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Tools to help pharmacies manage medications

It seems obvious doesn’t it? Pharmacists are the acknowledged experts at handling medicines. They spend years training for it, and all day long mixing medications and checking for contraindications, mistakes, oversights, etc.. So it is often with shock that a newbie to the medical industry reacts when finding out that because pharmacies have traditionally only been reimbursed for dispensing medicine, they have taken a backseat to your GP or specialist in terms of managing patient medications.

However, things are beginning to change. There are some really interesting things afoot with pharmacies…

Some pharmacies in New Zealand are now managing Warfarin. “15 pharmacies nationwide now carry out “standing orders” to decide what doses of the blood thinning drug warfarin patients should receive.”

And in the United States, pharmacists are partnering with health groups to assist in patient outcomes “Some health plans are even paying pharmacists to monitor patients taking regular medications for chronic illnesses like diabetes or heart disease”. “We are not just going to dispense your drugs,” said David Pope, a pharmacist at Barney’s. “We are going to partner with you to improve your health as well.”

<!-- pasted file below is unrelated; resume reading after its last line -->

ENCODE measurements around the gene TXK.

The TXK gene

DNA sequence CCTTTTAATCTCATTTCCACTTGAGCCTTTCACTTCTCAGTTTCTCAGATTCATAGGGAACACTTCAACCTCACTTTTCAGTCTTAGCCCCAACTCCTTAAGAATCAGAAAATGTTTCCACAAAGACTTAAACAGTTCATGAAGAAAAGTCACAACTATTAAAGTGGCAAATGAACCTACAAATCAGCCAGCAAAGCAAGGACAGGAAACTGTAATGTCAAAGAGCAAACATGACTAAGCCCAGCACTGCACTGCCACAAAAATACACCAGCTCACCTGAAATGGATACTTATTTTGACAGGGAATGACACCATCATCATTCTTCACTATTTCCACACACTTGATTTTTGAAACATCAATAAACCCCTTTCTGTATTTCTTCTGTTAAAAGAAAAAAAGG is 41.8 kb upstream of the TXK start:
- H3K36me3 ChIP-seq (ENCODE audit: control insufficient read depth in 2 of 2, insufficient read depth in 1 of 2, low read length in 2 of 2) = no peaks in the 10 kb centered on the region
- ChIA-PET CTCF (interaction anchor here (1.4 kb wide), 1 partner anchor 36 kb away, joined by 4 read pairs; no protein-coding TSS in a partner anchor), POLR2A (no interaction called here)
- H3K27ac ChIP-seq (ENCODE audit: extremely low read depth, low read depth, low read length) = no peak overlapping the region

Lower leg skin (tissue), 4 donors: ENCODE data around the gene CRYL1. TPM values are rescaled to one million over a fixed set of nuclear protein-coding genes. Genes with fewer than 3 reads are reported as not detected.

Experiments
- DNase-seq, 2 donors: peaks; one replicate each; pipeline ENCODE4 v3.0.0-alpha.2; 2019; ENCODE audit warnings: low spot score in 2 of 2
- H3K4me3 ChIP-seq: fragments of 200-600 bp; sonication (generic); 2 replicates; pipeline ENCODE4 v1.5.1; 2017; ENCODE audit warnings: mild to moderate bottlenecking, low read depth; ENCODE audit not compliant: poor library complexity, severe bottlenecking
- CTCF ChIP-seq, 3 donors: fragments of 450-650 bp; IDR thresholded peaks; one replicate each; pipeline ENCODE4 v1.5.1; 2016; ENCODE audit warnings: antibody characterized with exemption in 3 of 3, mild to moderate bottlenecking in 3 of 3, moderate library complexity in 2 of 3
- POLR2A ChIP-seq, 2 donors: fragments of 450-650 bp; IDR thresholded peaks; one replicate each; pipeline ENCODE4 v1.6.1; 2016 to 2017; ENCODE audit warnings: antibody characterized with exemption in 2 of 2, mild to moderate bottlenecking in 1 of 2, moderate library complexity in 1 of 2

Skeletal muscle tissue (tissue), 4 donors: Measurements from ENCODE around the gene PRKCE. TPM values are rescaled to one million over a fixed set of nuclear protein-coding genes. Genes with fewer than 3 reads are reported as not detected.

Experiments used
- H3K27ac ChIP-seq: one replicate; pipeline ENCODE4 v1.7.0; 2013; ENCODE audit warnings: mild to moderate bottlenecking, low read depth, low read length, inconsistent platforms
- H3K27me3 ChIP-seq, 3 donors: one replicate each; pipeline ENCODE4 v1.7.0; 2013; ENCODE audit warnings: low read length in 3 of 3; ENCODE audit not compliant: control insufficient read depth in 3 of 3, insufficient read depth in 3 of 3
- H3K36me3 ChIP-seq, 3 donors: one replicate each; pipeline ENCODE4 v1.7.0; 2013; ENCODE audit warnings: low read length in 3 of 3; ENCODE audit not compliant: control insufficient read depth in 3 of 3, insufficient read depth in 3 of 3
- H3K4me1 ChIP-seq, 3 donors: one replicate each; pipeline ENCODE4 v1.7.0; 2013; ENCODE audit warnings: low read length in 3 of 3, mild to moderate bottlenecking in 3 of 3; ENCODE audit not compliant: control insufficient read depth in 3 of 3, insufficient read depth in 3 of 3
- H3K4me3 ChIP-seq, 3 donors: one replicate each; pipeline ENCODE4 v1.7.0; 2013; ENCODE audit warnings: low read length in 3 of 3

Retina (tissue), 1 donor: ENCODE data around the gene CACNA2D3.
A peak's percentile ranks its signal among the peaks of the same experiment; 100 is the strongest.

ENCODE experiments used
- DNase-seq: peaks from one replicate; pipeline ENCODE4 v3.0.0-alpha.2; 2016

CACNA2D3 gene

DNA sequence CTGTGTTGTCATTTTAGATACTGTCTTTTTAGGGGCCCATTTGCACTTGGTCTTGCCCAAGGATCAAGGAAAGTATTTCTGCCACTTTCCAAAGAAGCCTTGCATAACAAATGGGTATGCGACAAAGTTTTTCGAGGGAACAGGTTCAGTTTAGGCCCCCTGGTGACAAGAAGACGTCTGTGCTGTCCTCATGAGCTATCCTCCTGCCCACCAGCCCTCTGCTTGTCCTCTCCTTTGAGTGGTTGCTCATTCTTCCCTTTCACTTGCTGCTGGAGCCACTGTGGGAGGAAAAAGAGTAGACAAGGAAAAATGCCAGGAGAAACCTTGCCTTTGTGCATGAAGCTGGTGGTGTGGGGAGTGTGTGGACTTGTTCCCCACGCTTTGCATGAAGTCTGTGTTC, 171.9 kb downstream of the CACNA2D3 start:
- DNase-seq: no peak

In both New Zealand and the United States, Adherence rates stand at only 50% (the number of people who take their medications as prescribed), which the NY Times article above says costs nearly $300 billion a year in emergency room visits, hospital stays, and medical expenditures.
But as the pharmacists take on the increased role of managing medicines, they are going to face a challenge: accessing a complete and continuous drug record for the individuals in their care. This is due not just to incomplete and disparate data silos, but in a country such as New Zealand it is common for people to fulfill their prescription at any pharmacy, which means that pharmacies cannot know what other prescriptions a patient may have received from another GP (or more).

In fact, as pharmacists move into the front line in helping people manage their medicines better, they are going to need more than just better tools for access, they are going to need better tools for capturing and displaying that data in a comprehensive and easily understandable manner. This has been an overlooked area of need, but one that we think will move increasingly into the limelight as health groups, insurers, employers, and indeed pharma themselves demand a more intuitive at-a-glance understanding of a person’s medication regime than the hodge-podge of data sets that are currently used.

In fact, I would wager that a few years from now, intuitive data displays will seem obvious, and we will all wonder how we managed to cope in the old days when data looked like….just data!

Yours in Health,

Hamish

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